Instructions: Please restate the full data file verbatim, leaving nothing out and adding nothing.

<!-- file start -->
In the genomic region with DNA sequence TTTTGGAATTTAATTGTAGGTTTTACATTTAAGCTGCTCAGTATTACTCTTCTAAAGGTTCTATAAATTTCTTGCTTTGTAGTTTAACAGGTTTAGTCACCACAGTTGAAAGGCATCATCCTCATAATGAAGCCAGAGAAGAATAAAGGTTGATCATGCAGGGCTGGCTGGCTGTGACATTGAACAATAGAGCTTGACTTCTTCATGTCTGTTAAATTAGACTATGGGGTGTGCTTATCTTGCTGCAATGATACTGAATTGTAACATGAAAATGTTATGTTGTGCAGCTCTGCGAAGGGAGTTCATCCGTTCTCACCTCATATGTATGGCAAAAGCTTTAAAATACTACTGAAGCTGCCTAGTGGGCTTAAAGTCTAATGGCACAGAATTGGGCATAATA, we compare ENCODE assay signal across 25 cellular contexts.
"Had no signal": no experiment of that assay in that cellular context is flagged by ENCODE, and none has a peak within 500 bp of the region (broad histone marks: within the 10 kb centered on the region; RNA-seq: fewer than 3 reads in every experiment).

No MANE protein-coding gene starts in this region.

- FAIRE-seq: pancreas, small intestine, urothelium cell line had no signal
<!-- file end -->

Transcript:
In the genomic region with DNA sequence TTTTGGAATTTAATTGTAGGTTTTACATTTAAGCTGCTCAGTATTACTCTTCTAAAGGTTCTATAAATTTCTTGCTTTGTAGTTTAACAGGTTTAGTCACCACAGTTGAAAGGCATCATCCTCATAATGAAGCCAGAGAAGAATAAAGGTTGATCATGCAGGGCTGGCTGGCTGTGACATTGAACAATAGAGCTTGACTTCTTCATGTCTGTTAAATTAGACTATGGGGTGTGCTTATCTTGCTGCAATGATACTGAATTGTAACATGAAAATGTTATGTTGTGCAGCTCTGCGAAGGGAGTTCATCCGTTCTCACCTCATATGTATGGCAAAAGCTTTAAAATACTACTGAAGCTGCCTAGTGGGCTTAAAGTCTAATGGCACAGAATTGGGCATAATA, we compare ENCODE assay signal across 25 cellular contexts.
"Had no signal": no experiment of that assay in that cellular context is flagged by ENCODE, and none has a peak within 500 bp of the region (broad histone marks: within the 10 kb centered on the region; RNA-seq: fewer than 3 reads in every experiment).

No MANE protein-coding gene starts in this region.

- FAIRE-seq: pancreas, small intestine, urothelium cell line had no signal